emperor’s garden, only ever so much bigger, and the jets of water reached to the top of the highest poplar.”
 Yevgeny Petrovitch thought a moment, and went on:
“The old emperor had an only son and heir of his kingdom — a boy as little as you. He was a good boy. He was
never naughty, he went to bed early, he never touched anything on the table, and altogether he was a sensible
boy. He had only one fault, he used to smoke…”
Seryozha listened attentively, and looked into his father’s eyes without blinking. The prosecutor went on,
thinking: “What next?” He spun out a long rigmarole,28 and ended like this:
- Scrupulous (adjective) taking moral principles seriously
- Improvise (verb) to make, invent, or arrange on the spur of the moment
- Stereotype (noun) a common but often oversimplified idea about a group of people
- Impromptu (adjective) done spontaneously without practice or planning
- Ingenious (adjective) extremely clever or inventive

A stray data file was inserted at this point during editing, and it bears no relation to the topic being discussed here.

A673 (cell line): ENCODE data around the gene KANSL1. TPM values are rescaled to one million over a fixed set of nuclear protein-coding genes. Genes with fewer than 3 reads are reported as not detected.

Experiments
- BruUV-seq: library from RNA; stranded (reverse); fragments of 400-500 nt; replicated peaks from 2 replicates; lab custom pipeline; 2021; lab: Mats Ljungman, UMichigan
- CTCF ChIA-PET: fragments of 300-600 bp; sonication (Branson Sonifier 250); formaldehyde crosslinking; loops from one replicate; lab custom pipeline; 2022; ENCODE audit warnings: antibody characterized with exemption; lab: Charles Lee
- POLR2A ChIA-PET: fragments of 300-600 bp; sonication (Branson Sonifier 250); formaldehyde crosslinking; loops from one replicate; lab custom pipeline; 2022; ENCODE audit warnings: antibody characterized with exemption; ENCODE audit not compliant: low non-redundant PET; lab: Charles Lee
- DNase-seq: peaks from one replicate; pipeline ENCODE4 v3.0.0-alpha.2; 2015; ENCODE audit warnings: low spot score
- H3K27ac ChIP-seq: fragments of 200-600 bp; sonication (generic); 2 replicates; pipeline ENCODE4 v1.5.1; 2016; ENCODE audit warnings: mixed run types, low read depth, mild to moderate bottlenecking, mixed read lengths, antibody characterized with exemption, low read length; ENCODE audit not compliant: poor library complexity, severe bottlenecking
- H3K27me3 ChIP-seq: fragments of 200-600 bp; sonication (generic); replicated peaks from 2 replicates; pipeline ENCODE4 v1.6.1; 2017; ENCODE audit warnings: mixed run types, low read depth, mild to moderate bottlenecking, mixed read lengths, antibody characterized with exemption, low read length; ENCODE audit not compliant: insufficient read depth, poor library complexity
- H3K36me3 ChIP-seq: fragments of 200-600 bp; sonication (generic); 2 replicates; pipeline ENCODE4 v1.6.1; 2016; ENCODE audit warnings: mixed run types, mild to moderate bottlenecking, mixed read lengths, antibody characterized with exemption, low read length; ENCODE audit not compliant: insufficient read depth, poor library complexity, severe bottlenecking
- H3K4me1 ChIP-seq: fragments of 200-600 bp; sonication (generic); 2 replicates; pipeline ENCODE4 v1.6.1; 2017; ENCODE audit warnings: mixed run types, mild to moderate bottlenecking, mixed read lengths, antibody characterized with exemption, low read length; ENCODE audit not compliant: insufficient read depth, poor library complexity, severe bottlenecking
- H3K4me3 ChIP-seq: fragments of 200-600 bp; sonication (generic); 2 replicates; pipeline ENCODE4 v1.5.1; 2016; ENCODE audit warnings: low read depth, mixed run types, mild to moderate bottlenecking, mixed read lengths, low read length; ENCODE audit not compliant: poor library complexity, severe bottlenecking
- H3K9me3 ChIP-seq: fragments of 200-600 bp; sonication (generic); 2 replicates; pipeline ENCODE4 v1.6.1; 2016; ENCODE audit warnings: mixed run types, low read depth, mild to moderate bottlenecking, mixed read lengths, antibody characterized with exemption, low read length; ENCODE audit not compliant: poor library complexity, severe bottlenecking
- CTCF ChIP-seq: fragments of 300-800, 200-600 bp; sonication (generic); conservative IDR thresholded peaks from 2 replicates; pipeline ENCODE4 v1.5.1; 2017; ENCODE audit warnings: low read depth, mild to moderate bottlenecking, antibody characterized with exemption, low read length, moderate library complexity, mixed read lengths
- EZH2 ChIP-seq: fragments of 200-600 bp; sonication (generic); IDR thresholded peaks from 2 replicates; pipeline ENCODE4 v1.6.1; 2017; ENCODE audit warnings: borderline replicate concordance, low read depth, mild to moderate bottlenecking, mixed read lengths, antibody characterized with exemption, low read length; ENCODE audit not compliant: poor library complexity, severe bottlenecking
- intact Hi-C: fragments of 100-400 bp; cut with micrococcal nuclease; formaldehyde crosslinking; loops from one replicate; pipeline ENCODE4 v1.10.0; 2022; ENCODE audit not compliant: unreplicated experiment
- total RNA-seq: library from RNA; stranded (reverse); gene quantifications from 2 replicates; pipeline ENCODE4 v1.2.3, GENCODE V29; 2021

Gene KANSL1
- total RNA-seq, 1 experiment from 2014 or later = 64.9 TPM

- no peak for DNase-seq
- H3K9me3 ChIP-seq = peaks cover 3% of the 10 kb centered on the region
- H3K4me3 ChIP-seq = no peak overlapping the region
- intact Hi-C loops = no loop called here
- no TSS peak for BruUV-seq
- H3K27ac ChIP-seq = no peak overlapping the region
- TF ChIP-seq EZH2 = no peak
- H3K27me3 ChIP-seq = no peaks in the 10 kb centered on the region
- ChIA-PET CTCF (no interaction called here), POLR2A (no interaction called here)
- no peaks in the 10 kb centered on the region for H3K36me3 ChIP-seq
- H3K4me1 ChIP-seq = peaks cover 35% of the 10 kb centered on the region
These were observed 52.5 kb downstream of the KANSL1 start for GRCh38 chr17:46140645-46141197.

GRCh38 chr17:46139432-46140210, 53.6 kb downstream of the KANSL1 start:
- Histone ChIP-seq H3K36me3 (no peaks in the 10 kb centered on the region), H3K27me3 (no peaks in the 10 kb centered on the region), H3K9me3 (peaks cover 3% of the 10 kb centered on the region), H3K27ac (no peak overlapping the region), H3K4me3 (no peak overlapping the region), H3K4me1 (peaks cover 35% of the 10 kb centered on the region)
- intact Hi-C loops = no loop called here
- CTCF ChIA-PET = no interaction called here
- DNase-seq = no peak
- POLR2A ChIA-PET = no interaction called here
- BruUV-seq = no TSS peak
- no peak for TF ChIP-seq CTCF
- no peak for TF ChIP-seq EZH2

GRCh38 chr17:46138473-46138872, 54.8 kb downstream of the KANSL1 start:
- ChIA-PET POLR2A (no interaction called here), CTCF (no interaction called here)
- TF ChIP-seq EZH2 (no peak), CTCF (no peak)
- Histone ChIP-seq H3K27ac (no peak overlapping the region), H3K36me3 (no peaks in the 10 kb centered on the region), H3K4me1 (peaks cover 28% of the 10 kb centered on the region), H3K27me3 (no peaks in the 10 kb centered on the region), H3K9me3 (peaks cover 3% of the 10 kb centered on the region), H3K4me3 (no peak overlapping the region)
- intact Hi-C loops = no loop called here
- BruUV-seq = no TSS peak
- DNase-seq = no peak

- a long rambling story
“Home” by Anton Chekhov is in the public domain.
Unless otherwise noted, this content is licensed under the CC BY-NC-SA 4.0 license
“The emperor’s son fell ill with consumption through smoking, and died when he was twenty. His infirm and sick
old father was left without anyone to help him. There was no one to govern the kingdom and defend the
palace. Enemies came, killed the old man, and destroyed the palace, and now there are neither cherries, nor
birds, nor little bells in the garden… That’s what happened.”
This ending struck Yevgeny Petrovitch as absurd and naïve, but the whole story made an intense impression on
Seryozha. Again his eyes were clouded by mournfulness and something like fear; for a minute he looked
pensively at the dark window, shuddered, and said, in a sinking voice:
“I am not going to smoke anymore…”
When he had said good-night and gone away his father walked up and down the room and smiled to himself.
“They would tell me it was the influence of beauty, artistic form,” he meditated. “It may be so, but that’s no